A fentanyl check in progress. One red line on top is a positive result for the presence of fentanyl or one of its analogs. Two red lines is a negative result. (Vancouver Coastal Health photo)

Take-home drug testing kits latest pilot to help curb B.C.’s overdose crisis

Researchers look to see if fentanyl testing could be a useful tool for those who use drugs alone

As British Columbians using drugs alone continues to be one of the biggest cruxes in the ongoing overdose crisis, health officials are hoping take-home drug testing kits will help save lives.

READ MORE: Carfentanil, an opioid more toxic than fentanyl, linked to more deaths in B.C.

Both the Vancouver Coastal Health and Interior Health authorities announced a partnership with the BC Centre for Disease Control this week, which will include piloting take-home kits for users to check their drugs and safely use alone.

Since 2016, 80 per cent of overdose deaths have occurred indoors, according to the BC Coroners Service.

Mental Health and Addictions Minister Judy Darcy said in a statement that using alone increases risk of death “amidst a toxic, unpredictable and illegal drug supply that is taking three to four lives every single day.”

The kits will be available at overdose prevention sites and safe consumption sites in Vancouver, Kamloops, Cranbrook, Merritt, Nelson, Vernon, Kelowna and Penticton.

Inside each kit includes five fentanyl test strips with instructions on how to use them. These tests were implemented at all overdose prevention sites in B.C. in late 2017 to combat the illicit drug behind 87 per cent of the 1510 fatal overdoses last year. Since then, more than 500 people monthly test their drugs at the various sites across Vancouver.

READ MORE: B.C. launches new drug-checking program, expands fentanyl testing

BC Coroners Service data available on May 15, 2019.

Researchers will compare the impact of the take-home tests versus drug checking services already offered at Vancouver-based sites, including how many strips come back positive for fentanyl.

“Using the test strips will allow people to identify if there is fentanyl in their drugs so they can make informed decisions about how to reduce their risk of overdose,” said Dr. Jane Buxton, Medical Lead for Harm Reduction at the centre.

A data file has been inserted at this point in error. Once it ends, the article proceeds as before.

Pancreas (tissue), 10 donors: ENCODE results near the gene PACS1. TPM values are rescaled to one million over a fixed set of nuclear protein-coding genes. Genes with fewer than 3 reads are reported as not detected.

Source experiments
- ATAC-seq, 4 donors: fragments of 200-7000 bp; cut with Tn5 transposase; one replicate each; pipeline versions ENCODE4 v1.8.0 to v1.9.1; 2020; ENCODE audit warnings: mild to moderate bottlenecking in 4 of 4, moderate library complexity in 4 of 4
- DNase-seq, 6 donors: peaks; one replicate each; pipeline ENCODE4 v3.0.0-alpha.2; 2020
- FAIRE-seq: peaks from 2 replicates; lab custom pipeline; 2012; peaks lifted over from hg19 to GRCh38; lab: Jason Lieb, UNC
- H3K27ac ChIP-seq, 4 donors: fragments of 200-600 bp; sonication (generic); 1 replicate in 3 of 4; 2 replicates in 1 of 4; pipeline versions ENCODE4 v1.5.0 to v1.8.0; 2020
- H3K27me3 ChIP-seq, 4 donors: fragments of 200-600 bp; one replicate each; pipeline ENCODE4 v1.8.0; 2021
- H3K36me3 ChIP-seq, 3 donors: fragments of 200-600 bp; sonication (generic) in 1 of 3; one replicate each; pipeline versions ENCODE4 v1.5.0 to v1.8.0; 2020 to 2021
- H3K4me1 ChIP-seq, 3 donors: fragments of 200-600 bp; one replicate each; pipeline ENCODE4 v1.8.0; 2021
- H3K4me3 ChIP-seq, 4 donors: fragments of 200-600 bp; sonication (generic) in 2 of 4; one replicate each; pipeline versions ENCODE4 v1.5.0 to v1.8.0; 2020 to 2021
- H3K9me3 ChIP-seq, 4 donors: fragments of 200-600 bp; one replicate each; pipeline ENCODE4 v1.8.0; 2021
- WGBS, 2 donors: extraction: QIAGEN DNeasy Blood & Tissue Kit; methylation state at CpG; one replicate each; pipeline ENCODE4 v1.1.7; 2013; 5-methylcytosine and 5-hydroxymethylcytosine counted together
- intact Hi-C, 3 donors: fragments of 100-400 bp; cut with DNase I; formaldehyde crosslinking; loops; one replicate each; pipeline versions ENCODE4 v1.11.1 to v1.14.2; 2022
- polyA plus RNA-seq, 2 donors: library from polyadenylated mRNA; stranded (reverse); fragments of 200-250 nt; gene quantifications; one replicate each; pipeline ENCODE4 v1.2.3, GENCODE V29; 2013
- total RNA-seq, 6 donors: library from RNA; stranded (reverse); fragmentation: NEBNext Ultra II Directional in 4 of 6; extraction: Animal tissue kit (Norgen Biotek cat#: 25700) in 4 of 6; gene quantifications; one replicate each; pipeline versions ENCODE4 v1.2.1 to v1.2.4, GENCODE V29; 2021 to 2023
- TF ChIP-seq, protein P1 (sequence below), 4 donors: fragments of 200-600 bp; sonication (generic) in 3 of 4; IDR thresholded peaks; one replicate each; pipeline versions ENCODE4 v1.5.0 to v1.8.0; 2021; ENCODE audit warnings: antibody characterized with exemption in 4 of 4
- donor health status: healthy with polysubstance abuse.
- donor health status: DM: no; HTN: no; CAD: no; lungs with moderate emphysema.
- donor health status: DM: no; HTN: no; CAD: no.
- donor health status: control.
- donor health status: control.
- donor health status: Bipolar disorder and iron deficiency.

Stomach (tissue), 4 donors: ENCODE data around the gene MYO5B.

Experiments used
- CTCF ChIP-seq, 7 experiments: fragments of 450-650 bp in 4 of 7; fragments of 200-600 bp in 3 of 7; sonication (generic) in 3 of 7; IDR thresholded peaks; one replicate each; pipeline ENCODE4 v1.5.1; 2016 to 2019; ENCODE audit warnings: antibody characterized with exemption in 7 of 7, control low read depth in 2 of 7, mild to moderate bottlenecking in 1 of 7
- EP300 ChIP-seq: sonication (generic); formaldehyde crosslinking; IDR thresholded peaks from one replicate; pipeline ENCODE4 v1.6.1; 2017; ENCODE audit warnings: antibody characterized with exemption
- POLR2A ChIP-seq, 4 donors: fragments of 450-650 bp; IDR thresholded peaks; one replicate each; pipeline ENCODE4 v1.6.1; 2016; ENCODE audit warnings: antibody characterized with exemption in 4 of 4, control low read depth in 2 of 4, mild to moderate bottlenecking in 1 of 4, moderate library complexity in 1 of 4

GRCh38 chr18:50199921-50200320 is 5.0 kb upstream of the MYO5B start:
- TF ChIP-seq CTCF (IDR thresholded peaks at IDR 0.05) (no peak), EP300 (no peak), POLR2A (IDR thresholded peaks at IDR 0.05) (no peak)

“Although the test strips do not detect all fentanyl analogues, they are another tool that we can use to engage with people who use substances and discuss with them how they can reduce harms.

“After testing their drugs, people may choose to use less, to use with a friend, or not use the drug at all. And, of course, key to staying safe even with access to test strips is to be trained to respond to an overdose and have a naloxone kit with you at all times.”

ALSO READ: Canada first in the world to approve injectable hydromorphone to treat opioid addiction

Buxton added that research so far has shown that when drugs come back positive for fentanyl, drug users are more likely to reduce their dose.

From January to the end of March this year there have been 268 deaths, with a record-number caused by carfentanil – an illicit opioid used for pain management on elephants and 100 times more deadly than fentanyl.


@ashwadhwani
ashley.wadhwani@bpdigital.ca

Like us on Facebook and follow us on Twitter.

Get local stories you won't find anywhere else right to your inbox.
Sign up here

Comments are closed

Just Posted

Over 5 million of funding announced for Nuxalk Big House and CCRD parks project

The funding is joint federal, provincial and municipal and will support 24 infrastructure projects

DFO Monitors keeping watch as commercial fishery opens up

Volunteer DFO Monitors have been onsite to ensure requirements are met

Cariboo waterways swell as special weather statement, rain continues Thursday July 2

Quesnel River at Likely and Quesnel Lake seeing 20 to 50 year events

QUIZ: Put your knowledge of Canada to the test

How much do you know about our country?

Commercial fishery closed tonight due to local concerns

The fishery was supposed to open tonight

B.C. accommodators need phone lines to light up as in-province travel given green light

Travel restrictions during the COVID-19 pandemic have decimated the tourism and hospitality industries

300 Cache Creek residents on evacuation alert due to flood risk as river rises

Heavy rainfall on Canada Day has river rising steadily, threatening 175 properties

First glimpse of Canada’s true COVID-19 infection rate expected mid-July

At least 105,000 Canadians have tested positive for COVID-19 since the coronavirus was identified

Police ramp up efforts to get impaired drivers off B.C. roads this summer

July is dedicated to the Summer CounterAttack Impaired Driving Campaign

Migrant workers stage multi-city action for full status amid COVID-19 risks

‘COVID-19 has exacerbated an existing crisis’

Okanagan school drops ‘Rebels’ sports team name, citing links with U.S. Civil War

Name and formerly-used images “fly in the face” of the district’s human rights policy, says board chair

PHOTOS: B.C.’s top doc picks up personalized Fluevog shoes, tours mural exhibition

Murals of Gratitude exhibit includes at least one portrait of Henry alongside paintings of health-care workers

In troubled times: Independence Day in a land of confusion

Buffeted by invisible forces and just plain worn out, the United States of America celebrates its 244th birthday

Stop enforcing sex work laws during COVID-19, advocates say

There are provisions in Canada’s prostitution laws that make workers immune from prosecution, but not from arrest

Most Read